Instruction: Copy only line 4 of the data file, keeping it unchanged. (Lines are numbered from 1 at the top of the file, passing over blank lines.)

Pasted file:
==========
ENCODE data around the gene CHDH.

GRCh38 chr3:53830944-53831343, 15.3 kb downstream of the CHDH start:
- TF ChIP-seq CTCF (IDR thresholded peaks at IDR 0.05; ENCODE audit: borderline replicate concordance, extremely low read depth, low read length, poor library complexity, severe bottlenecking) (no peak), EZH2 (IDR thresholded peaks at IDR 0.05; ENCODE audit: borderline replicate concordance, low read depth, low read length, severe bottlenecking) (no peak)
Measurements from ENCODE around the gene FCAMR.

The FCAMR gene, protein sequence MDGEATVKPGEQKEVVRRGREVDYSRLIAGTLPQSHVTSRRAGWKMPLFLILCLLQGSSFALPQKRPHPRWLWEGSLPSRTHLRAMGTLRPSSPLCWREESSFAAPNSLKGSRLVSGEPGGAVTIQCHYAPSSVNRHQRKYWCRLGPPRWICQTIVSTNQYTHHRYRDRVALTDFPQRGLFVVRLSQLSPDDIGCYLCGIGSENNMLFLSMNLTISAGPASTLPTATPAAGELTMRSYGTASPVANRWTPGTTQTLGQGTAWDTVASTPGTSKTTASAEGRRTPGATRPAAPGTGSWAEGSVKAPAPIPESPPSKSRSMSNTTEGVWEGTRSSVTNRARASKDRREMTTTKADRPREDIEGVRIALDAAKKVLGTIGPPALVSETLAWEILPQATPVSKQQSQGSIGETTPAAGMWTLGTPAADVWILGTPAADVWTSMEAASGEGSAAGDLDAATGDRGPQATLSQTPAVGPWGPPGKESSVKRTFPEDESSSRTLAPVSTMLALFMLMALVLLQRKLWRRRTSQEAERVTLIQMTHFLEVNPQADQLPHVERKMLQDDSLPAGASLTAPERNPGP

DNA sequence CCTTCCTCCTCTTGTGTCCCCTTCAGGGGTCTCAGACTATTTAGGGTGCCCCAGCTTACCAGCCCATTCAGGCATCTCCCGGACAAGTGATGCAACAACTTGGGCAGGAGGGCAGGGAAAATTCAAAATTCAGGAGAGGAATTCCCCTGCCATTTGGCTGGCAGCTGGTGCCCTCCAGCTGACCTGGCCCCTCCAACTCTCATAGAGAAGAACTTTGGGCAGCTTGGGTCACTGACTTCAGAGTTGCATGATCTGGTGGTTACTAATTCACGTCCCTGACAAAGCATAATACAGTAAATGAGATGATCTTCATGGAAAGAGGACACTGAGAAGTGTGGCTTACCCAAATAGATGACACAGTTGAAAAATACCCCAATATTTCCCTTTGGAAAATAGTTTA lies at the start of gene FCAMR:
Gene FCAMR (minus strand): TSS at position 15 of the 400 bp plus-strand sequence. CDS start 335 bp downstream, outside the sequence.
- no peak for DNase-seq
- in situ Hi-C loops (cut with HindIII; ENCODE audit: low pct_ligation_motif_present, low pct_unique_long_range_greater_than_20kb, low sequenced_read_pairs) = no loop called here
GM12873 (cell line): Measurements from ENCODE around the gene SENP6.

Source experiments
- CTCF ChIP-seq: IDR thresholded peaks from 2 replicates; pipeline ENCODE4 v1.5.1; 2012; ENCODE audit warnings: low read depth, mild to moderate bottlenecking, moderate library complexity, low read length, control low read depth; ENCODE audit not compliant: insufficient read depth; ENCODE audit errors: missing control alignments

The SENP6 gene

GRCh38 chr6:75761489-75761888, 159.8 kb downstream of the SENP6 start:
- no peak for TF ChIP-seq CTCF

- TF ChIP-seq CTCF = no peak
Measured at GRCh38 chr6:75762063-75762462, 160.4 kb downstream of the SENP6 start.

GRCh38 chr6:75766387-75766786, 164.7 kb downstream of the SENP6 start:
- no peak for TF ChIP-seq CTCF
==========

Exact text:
Measurements from ENCODE around the gene FCAMR.